INTOLERANCE IN TURKEY
Date: 18 Apr 2007
Attackers on Wednesday (April 18, 2007) slit the throats of three people, one of them believed to be a German, at a Christian publishing house in eastern Turkey, in the latest assault on minorities in the country.
Two of the victims -- all of whom had their hands and feet tied -- were found dead in the offices of a publishing house that printed books on Christianity. The third died in hospital. Two of the deceased were reportedly employees of the publishing house.
"One of them is highly likely to be a German, the other is believed to be a Turk. The third is also likely to be a Turk, but we still have doubts," the Governor of the eastern city of Matalya, Halil Ibrahim Dasoz, told the NTV news channel.
An aide to the governor told AFP that the Zirve publishing house "was engaged in missionary activities."
The company had earlier received threats for printing books on Christianity, which were widely reported in the local press, NTV said.
Police detained four suspects at the crime scene, Dasoz said, adding that a fifth man, who was hospitalized after jumping from the window of the office, was also considered to be a suspect.
The chief physician of a local hospital said the man who jumped was in a "serious condition." Dasoz said the publishing house had not asked for any special protection from the police.
Handiwork of Islamists?
Wednesday's murders are the latest in a string of attacks in Turkey that have targeted minority groups and coincide with a wave of nationalism that has swept the strongly secular but predominantly Muslim country.
The murder of Armenian-Turkish journalist Hrant Dink sent shockwaves around the world
A few months ago, a Christian priest was murdered in the town of Trabzon and earlier this year Armenian-Turkish journalist Hrant Dink -- also from Malatya, was shot dead by an ultranationalist youth. A historic visit to Turkey by Pope Benedict last year was also accompanied by strong protests and followed a rise in violence against Christian clergy.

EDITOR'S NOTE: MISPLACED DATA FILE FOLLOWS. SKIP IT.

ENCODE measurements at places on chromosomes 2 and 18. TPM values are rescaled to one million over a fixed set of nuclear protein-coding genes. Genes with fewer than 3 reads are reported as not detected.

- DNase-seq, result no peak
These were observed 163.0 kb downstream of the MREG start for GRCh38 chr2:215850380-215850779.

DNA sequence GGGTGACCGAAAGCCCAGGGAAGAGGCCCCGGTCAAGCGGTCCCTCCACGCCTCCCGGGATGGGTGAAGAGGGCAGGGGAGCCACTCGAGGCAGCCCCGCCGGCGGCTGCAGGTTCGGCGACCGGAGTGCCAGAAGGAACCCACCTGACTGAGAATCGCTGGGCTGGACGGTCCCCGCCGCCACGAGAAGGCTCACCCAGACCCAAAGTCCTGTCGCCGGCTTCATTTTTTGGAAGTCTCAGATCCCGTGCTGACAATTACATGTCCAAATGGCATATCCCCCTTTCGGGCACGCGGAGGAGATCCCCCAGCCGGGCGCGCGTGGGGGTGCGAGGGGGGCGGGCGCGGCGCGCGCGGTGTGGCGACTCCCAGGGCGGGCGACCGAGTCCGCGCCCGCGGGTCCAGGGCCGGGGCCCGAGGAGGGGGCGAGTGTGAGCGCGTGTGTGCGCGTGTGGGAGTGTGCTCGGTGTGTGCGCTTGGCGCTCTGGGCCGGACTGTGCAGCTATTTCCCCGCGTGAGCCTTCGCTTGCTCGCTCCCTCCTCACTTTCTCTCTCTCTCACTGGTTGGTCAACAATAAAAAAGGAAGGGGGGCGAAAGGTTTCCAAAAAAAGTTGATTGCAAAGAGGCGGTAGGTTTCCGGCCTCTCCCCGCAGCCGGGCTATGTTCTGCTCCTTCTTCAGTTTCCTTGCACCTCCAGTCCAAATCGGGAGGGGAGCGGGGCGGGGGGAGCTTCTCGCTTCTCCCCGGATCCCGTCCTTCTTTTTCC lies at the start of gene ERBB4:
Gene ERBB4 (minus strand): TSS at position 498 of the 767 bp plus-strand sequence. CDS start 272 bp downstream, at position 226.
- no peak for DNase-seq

The killings come as political tensions rise between the powerful secular elite, including army generals and judges, and the religious minded AK Party government over next month's presidential elections.
Mustafa Efe, head of Istanbul-based Turkish media group, Müjde FM, told Deutsche Welle said the attacks on Christians would have a worldwide resonance and would lead to strong criticism against Turkey.
"Turkey's path to the EU will cut short," he said.
Efe said he believed the violence against Christians ahead of the parliamentary elections were carried out by people who are against Turkey's entry into the European Union.
The Turkish government and other officials in Turkey have in the past criticized Christian missionary work while the European Union, which Turkey hopes to join, has called for more freedom for the tiny Christian minority.
"It's too early to say but the attack appears to be the work of Islamists," Gareth Jenkins, an Istanbul-based expert on Turkish security matters told news agency Reuters. "There are generally a lot of threats against Christians in Turkey, primarily against Turkish converts."
DW staff (sp)